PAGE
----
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Solid Versus Liquid—Satiety Study in Well-Adjusted Lap-Band Patients

Abstract

Background

Patients following laparoscopic adjustable gastric banding (LAGB) are generally advised to avoid liquid calories, opt for solids and refrain from drinking with meals as this is believed to prolong satiety. The role of food consistency and satiety following LAGB is largely uninvestigated. The purpose of the study was to: (1) determine if food consistency impacts on post meal satiety in participants with well-adjusted LAGB and (2) compare the level of satiety achieved after consuming a solid versus a liquid meal between groups.

Methods

Twenty intervention (well-adjusted LAGB) and 20 control participants were recruited. All participants consumed three iso-caloric breakfasts that were randomised for nine mornings. Participants were asked to rate their satiety on visual analogue scales (VAS) at set times after the test meal. Areas under the curve (AUC) VAS scores were compared within and between groups.

Results

Solids (bars) with or without water provided greater satiety than the liquids (shakes) for both groups. Drinking water with the bar did influence satiety in the intervention group. For the intervention group (LAGB), AUC VAS values for the bar with water were 77.4 ± 11.2* and 72.4 ± 16.7* for the controls.

Conclusion

Solid meals are more satisfying in both LAGB and non-LAGB individuals. However, a solid meal with accompanying water did not alter meal satiety.

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Acknowledgments

The research team acknowledges Nestle for supplying Optifast© meal replacement and Benecalorie© products used in this study, and LapSurgery Australia for making this research possible. This study was not funded by an external organisation.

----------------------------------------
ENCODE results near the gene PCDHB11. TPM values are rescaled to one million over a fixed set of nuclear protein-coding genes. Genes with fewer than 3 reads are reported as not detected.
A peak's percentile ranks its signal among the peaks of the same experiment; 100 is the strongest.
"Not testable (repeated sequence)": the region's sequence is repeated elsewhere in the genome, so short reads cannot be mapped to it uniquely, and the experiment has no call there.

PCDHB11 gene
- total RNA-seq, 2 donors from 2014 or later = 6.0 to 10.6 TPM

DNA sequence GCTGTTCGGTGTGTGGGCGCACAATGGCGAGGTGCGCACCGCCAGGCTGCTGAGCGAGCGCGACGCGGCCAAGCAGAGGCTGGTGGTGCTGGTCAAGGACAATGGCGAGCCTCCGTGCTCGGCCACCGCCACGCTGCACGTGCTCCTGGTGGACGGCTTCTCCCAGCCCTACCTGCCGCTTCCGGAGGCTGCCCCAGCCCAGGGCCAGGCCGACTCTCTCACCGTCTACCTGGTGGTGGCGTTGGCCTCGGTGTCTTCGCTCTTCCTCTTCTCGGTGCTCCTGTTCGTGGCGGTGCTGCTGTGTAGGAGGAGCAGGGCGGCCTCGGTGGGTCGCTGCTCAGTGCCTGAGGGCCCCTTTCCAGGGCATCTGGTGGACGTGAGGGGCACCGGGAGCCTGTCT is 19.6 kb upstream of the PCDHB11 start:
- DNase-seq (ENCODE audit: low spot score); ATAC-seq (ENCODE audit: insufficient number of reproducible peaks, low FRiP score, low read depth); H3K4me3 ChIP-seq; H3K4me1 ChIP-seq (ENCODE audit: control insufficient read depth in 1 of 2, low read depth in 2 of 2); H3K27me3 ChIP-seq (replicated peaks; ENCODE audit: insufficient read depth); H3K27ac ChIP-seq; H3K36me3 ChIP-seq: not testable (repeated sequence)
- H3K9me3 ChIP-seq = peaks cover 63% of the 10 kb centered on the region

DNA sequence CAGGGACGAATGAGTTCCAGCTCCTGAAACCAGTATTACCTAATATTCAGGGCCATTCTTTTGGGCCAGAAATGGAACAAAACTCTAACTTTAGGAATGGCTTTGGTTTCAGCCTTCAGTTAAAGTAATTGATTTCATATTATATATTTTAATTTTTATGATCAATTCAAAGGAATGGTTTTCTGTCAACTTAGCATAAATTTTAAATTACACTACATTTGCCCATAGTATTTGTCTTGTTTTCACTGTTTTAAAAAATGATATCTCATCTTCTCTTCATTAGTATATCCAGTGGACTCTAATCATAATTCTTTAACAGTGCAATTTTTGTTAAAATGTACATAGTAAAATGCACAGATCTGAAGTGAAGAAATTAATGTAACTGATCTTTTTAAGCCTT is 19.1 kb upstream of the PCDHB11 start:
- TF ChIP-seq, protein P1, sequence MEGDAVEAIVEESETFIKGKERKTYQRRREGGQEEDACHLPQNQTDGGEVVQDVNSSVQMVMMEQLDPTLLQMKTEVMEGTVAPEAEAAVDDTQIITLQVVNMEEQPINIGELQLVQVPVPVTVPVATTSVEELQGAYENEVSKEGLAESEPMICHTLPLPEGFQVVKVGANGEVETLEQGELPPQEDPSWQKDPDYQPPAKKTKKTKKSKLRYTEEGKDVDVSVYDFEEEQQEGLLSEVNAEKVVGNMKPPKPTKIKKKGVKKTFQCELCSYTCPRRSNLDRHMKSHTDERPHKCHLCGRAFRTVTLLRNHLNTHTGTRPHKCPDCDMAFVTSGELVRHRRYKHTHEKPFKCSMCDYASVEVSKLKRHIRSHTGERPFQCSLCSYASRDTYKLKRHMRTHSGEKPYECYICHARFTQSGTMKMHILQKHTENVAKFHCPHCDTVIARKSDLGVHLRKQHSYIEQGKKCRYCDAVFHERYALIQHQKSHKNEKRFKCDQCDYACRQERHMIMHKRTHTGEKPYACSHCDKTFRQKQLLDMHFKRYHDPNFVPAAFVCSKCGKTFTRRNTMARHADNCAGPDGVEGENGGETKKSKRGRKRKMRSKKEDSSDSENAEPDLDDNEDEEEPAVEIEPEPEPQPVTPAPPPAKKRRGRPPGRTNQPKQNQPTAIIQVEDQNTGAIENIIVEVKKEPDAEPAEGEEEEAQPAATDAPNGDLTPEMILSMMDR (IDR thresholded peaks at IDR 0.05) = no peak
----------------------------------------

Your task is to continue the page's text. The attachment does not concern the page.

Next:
Conflict of Interest

There is no conflict of interest to disclose for this research for Miss Laura V. Jones, Dr. Kay M. Jones, Mr. Chris Hensman, Mrs. Ruth D. Bertuch and Toni L. McGee. John B. Dixon acknowledges the support of the NHMRC as a senior research fellow. John B. Dixon is a consultant for Allergan Inc and on the medical advisory board for Nestle Health Australia. LapSurgery Australia receives specific research support for Allergan Inc, however not for this particular study. Monash University receives specific research support for Allergan Inc, however not for this particular study.

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Correspondence to John B. Dixon.

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Jones, L.V., Jones, K.M., Hensman, C. et al. Solid Versus Liquid—Satiety Study in Well-Adjusted Lap-Band Patients. OBES SURG 23, 1266–1272 (2013). https://doi.org/10.1007/s11695-013-0897-z

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  • DOI: https://doi.org/10.1007/s11695-013-0897-z

Keywords

  • Obesity
  • Laparoscopic adjustable banding
  • Food consistency
  • Satiety